We want to encourage you to receive a COVID vaccination if you have not already. Vaccines are proven to be safe and incredibly effective at preventing severe cases. They remain the best tool we have for bringing this pandemic to an end.

We are continuing to assess all aspects of the Annual Meeting to ensure it is as safe as possible while providing an enjoyable, informative and inspiring experience. We will continue to provide updates as the meeting draws closer. In the meantime, we appreciate your continued support, understanding and flexibility.

The SECF staff is also available to help answer any questions you may have. You can call us at (404) 524-0911 or email Dena Chadwick, SECF's chief operating officer, at

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Annual Meeting Speaker Highlight: Paul Shoemaker

Category: Annual Meeting, 
Author: Southeastern Council of Foundations


Before the Annual Meeting revs up for attendees online and in Asheville, foundation CEOs will have the chance to connect with one another through the CEO Forum preconference on Wednesday morning.

The CEO Forum – both the Annual Meeting offering and the annual spring event – has long focused on big topics facing philanthropic executives: strategy, leadership, vision and change. Each of these are important to this year’s CEO Forum facilitator, Paul Shoemaker.

“My job is to be a messenger and to help people understand that they can utilize their tools and talents to be the most impactful advocate they can be for the cause they care most about,” Shoemaker said in an interview promoting one of his books, Can’t Not Do. “I want to help people to recognize their power to create social good.”

Shoemaker is notable for having a particular interest in the work of philanthropy, a subject he’s written about in publications like Stanford Social Innovation Review. He has called on the sector to fundamentally change its underlying practices in order to achieve the most good.

“We have good materials (committed people, financial capital, promising solutions) but are sometimes using outdated practices that are often more grounded in an inside-out, funder-centric point of view than the external realities of the grantees, programs, and systems we seek to change,” he wrote. “We need to become far more outside in, driven by external realities and signals.”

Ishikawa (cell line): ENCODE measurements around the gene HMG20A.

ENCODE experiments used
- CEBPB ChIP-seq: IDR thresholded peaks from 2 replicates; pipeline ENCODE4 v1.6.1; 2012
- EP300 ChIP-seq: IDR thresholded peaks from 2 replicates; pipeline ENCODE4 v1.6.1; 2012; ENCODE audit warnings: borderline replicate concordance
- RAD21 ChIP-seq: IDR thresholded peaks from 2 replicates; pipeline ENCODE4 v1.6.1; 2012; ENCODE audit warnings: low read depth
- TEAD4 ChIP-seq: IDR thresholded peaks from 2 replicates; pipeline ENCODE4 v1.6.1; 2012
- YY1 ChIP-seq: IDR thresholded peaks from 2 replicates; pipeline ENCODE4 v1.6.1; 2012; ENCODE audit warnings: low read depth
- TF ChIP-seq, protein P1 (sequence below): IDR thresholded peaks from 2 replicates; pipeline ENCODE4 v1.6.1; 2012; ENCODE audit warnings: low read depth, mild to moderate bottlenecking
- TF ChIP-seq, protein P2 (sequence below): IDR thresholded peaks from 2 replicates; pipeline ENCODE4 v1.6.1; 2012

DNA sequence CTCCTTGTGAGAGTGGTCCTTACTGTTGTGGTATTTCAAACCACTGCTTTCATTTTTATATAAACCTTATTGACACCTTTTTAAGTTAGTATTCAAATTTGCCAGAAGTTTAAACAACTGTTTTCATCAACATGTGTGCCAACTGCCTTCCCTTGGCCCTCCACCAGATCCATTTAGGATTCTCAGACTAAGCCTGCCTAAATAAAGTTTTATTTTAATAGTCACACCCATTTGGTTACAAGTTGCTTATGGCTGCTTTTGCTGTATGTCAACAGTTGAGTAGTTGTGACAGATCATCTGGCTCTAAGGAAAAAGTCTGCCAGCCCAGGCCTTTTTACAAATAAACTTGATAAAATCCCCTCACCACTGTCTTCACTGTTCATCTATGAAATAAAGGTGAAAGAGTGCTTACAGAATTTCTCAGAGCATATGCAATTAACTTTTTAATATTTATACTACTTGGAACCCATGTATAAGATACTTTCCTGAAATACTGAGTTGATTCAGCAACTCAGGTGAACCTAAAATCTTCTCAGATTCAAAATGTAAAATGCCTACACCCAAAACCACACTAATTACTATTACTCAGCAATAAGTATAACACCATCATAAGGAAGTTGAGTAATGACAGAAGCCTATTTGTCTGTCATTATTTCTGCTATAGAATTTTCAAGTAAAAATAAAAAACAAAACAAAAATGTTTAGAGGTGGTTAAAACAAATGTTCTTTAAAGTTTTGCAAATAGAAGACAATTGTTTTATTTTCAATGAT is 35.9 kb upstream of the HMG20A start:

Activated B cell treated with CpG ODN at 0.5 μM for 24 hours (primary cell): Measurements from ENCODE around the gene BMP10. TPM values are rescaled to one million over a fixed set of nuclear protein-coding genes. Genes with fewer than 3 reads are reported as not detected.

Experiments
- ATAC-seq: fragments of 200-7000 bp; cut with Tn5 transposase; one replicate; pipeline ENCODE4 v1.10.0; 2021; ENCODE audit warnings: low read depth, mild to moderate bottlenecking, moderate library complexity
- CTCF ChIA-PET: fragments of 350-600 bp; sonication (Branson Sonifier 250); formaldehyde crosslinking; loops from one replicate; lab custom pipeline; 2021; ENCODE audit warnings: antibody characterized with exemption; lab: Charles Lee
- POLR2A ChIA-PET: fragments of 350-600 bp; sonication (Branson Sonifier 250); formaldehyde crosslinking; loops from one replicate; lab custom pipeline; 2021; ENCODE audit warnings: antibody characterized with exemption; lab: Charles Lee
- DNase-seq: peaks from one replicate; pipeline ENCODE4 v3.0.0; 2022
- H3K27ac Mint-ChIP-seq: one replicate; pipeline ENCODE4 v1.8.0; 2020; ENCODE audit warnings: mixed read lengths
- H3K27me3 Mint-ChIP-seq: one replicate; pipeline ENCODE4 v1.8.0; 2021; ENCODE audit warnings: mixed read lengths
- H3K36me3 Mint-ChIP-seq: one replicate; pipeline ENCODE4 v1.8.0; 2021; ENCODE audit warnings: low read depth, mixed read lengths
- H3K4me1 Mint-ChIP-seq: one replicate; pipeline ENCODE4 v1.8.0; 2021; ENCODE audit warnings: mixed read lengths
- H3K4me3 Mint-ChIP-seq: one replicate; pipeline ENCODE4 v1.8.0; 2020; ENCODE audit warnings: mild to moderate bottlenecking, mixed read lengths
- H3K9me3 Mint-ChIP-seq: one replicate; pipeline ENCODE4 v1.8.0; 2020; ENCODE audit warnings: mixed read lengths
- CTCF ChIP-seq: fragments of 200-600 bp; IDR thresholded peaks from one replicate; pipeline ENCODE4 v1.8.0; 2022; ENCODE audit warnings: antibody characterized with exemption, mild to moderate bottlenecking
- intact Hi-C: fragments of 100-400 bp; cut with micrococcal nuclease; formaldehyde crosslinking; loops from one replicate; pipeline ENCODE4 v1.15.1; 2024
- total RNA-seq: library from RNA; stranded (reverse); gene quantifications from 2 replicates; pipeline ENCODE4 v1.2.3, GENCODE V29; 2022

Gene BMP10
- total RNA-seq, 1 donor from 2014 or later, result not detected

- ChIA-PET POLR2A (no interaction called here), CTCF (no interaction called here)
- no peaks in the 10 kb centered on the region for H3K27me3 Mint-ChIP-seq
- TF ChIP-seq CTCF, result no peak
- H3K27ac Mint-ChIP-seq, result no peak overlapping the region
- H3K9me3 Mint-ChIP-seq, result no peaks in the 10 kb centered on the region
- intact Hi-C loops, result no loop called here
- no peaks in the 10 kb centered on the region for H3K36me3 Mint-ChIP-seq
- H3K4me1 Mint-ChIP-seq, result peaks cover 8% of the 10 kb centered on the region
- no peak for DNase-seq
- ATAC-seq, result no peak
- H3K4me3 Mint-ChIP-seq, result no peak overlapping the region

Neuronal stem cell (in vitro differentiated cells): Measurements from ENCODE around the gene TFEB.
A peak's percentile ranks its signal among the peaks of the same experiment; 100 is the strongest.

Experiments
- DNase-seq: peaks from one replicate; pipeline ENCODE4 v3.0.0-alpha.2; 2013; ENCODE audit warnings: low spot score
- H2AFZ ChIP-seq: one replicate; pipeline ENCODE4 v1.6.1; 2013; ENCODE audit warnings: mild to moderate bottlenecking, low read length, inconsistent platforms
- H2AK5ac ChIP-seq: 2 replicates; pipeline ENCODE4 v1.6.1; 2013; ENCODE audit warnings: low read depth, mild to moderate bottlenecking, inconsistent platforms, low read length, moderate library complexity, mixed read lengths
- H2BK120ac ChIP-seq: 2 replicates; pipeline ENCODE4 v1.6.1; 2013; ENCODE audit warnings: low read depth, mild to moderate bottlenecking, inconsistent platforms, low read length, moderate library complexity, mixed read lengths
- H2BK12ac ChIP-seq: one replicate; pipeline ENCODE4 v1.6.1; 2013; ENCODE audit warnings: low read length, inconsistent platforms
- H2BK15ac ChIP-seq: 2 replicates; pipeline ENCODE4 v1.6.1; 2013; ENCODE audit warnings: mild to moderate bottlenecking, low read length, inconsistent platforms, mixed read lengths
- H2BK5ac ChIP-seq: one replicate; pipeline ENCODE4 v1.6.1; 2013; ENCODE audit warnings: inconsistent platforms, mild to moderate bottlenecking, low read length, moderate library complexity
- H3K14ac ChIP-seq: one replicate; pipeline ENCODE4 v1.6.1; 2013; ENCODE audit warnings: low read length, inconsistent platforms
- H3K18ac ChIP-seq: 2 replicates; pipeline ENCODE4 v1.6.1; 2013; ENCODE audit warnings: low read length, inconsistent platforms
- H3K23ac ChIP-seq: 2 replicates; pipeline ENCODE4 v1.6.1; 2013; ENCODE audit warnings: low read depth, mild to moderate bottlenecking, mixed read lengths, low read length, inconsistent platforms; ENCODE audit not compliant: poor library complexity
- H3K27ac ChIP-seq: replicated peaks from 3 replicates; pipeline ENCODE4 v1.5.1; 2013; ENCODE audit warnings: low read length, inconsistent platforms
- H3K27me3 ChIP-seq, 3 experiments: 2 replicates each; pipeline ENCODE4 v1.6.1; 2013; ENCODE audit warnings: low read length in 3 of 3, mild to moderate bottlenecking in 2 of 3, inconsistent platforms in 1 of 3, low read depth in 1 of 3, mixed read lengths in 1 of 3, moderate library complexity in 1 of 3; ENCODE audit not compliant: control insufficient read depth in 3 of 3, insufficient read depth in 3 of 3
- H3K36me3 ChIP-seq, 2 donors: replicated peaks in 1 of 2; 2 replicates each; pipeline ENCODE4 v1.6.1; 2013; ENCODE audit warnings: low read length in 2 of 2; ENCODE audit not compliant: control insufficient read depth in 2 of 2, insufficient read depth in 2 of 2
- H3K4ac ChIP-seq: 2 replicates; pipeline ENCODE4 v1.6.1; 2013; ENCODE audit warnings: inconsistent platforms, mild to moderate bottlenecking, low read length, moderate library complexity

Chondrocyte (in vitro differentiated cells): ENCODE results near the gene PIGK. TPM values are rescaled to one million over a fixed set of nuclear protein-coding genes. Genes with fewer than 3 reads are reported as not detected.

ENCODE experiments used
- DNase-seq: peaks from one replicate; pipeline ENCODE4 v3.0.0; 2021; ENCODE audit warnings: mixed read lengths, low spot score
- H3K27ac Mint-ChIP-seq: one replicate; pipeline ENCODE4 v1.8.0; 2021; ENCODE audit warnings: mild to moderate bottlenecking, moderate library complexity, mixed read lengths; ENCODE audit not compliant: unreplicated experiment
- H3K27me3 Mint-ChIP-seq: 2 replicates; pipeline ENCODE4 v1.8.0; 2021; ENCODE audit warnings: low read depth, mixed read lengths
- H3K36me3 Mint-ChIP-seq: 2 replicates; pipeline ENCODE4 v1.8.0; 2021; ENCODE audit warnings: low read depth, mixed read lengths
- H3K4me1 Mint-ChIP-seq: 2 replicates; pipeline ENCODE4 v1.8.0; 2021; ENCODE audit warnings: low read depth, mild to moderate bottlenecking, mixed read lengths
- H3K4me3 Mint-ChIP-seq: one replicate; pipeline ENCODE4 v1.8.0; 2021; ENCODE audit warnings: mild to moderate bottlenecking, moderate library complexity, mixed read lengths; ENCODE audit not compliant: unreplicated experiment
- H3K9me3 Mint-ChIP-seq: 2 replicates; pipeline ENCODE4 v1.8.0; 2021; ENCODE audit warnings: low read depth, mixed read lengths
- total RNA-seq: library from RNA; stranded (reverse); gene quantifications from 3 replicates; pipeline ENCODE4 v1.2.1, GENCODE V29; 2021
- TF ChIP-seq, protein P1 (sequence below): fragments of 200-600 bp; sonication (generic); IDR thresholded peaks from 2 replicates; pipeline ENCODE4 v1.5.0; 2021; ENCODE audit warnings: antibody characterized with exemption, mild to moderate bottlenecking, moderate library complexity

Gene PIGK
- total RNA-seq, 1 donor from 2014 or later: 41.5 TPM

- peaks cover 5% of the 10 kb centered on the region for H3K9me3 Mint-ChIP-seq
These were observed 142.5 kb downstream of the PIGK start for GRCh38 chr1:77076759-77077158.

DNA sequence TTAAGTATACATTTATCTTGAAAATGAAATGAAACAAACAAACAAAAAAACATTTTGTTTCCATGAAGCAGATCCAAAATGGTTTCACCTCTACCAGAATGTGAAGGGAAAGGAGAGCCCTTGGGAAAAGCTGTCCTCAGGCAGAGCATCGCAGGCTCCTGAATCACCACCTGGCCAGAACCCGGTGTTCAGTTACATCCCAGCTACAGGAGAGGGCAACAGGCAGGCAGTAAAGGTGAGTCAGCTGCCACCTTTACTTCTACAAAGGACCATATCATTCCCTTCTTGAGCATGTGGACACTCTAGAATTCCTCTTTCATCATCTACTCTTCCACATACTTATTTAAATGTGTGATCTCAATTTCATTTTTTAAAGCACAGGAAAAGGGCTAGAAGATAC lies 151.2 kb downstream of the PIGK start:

One change that’s needed, Shoemaker writes, is greater funding for general operating support – an idea that many have advocated, but still faces resistance. He goes further, however, describing funding restricted to specific programs as “quite damaging.”

“We are using a practice that weakens the entire structure of grantees we hope to build,” Shoemaker wrote. “If we want to make sure that funds go toward an intended social outcome, we must make an agreement on the mutual outcome and let grantees decide how to best spend the funds (the means) to achieve that goal (the end).”

While Shoemaker has called on the sector to change the way it supports nonprofits financially, he also believes that other forms of philanthropic capital are just as important – if not more.

“There are so many resources that we have beyond finances, and in order to make money effective, we have to use them,” he writes. “Money absolutely matters, but anyone who says that money alone will solve the world’s problems is wrong – every aspect of change has a human face.”

Shoemaker is the founding president of Social Venture Partners International, a global network of thousands of social innovators, entrepreneurs, philanthropists, and business leaders supporting social change agents in over 40 cities and eight countries.

Along with Can’t Not Do, he is also the author of Taking Charge of Change, which shares stories of “Rebuilders” who are tackling big problems in their work.

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Philanthropy Southeast
100 Peachtree Street NW, Suite 2080
Atlanta, GA 30303

Visiting Philanthropy Southeast:
All staff are working remotely at this time but can still be reached via email and by calling (404) 524-0911.

Monday-Thursday from 9:00am–6:00pm (ET)
Friday from 9:00am–12:00pm (ET)

Phone: (404) 524-0911
Fax: (404) 523-5116

Mission: Philanthropy Southeast strengthens Southern philanthropy, welcoming our members to listen, learn and collaborate on ideas and actions to help build an equitable, prosperous South.